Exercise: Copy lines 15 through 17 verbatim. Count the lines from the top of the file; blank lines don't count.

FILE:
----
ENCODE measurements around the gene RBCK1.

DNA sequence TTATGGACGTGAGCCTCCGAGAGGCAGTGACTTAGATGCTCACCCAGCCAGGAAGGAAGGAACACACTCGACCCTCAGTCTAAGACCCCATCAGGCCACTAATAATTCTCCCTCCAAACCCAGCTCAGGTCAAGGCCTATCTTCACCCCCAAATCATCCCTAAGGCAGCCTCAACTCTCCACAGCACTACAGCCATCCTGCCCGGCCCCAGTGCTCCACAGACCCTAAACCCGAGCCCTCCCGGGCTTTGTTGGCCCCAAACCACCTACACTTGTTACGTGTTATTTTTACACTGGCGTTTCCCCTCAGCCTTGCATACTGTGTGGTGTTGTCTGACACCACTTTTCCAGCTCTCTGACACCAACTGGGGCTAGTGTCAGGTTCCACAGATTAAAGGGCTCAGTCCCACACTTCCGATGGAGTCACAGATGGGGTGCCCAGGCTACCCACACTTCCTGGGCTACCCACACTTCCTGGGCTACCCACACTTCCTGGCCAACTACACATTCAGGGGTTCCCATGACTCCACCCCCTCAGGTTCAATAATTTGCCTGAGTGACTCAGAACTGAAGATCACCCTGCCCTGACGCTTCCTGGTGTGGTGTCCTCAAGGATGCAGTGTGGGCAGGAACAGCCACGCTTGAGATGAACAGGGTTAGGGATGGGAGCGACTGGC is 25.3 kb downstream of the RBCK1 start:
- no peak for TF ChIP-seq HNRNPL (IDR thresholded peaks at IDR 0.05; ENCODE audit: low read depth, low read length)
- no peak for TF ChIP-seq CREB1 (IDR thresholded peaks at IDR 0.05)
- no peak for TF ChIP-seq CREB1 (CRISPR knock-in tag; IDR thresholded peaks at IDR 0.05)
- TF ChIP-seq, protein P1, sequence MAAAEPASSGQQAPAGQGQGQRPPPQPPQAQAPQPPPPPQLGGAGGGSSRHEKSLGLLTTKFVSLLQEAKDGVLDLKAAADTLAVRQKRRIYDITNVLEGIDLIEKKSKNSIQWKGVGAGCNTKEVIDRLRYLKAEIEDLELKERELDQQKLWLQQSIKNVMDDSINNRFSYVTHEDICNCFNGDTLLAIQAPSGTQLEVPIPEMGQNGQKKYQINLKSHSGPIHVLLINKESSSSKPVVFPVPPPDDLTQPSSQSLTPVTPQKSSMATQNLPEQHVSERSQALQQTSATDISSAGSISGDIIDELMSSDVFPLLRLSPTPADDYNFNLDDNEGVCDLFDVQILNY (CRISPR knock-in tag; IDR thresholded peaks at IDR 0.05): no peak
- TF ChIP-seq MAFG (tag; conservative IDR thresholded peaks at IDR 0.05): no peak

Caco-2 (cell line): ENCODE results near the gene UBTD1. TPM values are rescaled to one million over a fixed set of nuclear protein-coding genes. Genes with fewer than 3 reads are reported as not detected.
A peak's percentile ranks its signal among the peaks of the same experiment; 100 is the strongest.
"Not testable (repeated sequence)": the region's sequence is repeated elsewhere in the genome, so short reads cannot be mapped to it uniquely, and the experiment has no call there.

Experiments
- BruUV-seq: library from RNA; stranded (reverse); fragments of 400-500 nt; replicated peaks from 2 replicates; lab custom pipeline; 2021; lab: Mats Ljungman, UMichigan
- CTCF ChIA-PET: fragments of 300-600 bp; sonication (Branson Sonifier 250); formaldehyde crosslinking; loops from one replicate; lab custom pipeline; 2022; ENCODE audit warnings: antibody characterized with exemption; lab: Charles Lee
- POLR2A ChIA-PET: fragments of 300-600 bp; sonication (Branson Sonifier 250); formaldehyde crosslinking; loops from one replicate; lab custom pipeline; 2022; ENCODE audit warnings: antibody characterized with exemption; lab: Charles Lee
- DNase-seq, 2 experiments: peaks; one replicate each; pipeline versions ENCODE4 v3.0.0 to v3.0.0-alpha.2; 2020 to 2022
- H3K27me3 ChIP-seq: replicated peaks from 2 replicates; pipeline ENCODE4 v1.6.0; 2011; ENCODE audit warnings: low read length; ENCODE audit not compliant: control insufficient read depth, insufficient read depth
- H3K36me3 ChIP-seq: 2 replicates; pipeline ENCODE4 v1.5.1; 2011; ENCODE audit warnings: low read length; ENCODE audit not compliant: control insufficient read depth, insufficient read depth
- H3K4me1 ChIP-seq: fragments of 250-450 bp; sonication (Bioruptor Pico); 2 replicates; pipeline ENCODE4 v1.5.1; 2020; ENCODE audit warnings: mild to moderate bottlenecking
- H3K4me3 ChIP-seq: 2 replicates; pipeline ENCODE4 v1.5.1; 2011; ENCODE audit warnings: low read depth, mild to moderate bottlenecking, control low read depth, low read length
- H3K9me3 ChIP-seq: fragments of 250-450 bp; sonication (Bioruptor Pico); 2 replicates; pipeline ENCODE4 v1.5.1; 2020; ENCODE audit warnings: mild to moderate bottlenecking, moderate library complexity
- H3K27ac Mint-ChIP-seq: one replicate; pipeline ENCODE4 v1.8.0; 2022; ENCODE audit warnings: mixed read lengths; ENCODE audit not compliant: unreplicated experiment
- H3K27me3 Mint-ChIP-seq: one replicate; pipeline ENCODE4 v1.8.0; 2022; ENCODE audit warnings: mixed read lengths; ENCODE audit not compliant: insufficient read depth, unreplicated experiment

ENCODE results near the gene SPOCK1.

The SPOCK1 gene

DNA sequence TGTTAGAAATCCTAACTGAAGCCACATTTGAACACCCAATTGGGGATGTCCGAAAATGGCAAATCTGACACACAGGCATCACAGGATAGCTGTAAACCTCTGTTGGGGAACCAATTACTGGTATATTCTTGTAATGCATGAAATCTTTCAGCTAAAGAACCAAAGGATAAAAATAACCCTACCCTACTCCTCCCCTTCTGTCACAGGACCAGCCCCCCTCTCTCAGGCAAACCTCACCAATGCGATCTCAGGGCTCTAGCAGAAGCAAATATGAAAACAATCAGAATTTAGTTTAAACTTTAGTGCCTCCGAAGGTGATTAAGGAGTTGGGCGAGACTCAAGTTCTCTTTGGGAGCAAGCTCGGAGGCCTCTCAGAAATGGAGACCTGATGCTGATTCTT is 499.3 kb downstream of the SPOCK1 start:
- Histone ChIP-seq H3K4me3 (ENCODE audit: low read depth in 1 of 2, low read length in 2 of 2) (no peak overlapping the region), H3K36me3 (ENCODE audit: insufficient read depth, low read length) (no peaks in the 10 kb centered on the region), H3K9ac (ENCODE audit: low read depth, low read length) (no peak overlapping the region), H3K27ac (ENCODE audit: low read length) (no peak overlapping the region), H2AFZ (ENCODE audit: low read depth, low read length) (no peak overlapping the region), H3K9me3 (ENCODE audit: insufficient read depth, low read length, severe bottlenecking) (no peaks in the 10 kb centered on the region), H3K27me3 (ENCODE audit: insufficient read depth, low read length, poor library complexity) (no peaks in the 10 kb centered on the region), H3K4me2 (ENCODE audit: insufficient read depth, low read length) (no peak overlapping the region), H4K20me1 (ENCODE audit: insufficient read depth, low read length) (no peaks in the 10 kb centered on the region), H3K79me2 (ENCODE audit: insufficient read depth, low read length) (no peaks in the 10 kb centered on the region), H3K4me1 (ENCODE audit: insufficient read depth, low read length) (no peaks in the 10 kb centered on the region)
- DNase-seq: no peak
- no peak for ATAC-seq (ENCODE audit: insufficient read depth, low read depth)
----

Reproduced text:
- DNase-seq, 2 experiments: peaks; one replicate each; pipeline versions ENCODE4 v3.0.0 to v3.0.0-alpha.2; 2020 to 2022
- H3K27me3 ChIP-seq: replicated peaks from 2 replicates; pipeline ENCODE4 v1.6.0; 2011; ENCODE audit warnings: low read length; ENCODE audit not compliant: control insufficient read depth, insufficient read depth
- H3K36me3 ChIP-seq: 2 replicates; pipeline ENCODE4 v1.5.1; 2011; ENCODE audit warnings: low read length; ENCODE audit not compliant: control insufficient read depth, insufficient read depth